Finding the tweets and pictures that are most relevant to relief efforts is like looking for a needle in a growing haystack of information. And, time is a luxury that humanitarians do not have during disasters. It would take one person six years to read each tweet posted during Hurricane Sandy. Of course, if you had 60,000 volunteers, then it would only take about an hour to search through those 20 million tweets. But is 60,000 hours really the best use of human time if computers can do most of this filtering?
MicroMappers uses crowdsourcing to train algorithms in real-time to automatically identify tweets relevant to aid workers on the ground. The AI component of MicroMappers is called AIDR. Thanks to AIDR/SMS, MicroMappers can also classify SMS/text messages automatically. See this map of relevant tweets:
The UN also asked us to analyze pictures following Typhoon Ruby. More precisely, we were asked to identify all of the pictures posted on Twitter that showed disaster damage, and to rate the level of damage in each picture, then to map the pictures with the most damage.
We used MicroMappers to crowdsource this task. And, we’re now looking to collaborate with computer vision experts to automatically identify pictures and videos that show disaster damage. We’re also looking to do the same with satellite and aerial imagery. In fact, we’ve already made some progress with the latter. A few months before Typhoon Ruby, we deployed MicroMappers to support wildlife protection efforts in Namibia. Rangers at the Kuzikus Wildlife Reserve had obtained tens of thousands of aerial images for the reserve in order to carry out a population survey of their wildlife. Because these rangers need to be out in the bush to protect endangered animals like the rhino, it would have taken them months to review all the imagery.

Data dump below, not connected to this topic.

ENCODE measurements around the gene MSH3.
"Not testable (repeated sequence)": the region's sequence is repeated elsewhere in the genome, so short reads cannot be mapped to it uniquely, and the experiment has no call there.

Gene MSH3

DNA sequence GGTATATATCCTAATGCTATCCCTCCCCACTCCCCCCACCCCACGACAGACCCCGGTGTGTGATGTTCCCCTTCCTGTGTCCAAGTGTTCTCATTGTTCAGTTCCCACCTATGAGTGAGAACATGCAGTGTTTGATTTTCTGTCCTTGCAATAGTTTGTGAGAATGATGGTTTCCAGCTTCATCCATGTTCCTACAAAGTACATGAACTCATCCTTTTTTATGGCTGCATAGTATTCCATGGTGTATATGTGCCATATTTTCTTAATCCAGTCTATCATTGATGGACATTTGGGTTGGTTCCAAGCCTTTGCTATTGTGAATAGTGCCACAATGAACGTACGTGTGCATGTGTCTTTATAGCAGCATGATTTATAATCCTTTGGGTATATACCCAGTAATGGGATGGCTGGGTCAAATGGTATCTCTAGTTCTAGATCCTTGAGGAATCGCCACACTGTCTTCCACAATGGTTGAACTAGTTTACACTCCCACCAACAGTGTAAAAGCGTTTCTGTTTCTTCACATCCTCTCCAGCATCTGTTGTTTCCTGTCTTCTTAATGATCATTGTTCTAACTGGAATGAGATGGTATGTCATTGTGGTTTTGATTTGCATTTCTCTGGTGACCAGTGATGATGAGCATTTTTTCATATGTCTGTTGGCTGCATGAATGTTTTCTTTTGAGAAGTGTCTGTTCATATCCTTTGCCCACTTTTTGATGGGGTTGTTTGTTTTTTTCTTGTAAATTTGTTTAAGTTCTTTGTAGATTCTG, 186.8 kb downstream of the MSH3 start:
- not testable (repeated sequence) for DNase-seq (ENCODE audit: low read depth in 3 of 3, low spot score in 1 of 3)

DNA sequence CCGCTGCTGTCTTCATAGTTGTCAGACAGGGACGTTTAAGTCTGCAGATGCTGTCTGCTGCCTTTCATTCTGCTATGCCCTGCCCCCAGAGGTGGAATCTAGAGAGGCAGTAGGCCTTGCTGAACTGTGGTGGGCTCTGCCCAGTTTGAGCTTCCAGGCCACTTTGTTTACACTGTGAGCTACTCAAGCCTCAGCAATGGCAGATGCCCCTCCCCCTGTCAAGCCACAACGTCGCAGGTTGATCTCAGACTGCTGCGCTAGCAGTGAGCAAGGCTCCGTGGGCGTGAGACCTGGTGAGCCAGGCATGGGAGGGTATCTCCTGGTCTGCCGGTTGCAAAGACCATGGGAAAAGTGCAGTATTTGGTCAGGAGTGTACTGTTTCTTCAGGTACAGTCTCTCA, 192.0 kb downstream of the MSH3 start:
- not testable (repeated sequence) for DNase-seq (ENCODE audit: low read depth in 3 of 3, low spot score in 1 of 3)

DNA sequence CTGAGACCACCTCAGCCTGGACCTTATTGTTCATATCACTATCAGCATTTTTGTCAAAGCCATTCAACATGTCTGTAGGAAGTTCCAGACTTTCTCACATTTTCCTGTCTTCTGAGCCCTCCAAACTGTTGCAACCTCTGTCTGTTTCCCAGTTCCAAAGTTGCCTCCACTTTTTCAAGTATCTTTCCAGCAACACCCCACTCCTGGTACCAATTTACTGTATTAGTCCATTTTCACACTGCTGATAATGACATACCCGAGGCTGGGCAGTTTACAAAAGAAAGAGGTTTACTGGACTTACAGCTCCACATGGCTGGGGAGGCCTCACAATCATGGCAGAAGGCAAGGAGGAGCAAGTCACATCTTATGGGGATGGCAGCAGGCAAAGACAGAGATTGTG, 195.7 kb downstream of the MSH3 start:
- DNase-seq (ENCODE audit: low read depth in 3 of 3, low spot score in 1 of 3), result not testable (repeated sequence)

It took MicroMappers less than 24 hours, as noted in this CNN article.
Saving animals in disasters
Our research partners at EPFL, a polytechnic in Switzerland, took the crowdsourced results of the Namibia project and created machine learning classifiers that can automatically identify gazelles, for example, and other animals. (Read more on this research here.) Today, we’re working with computer vision experts to accelerate the process to automate the conversion of crowdsourced results to algorithms for real-time feature detection.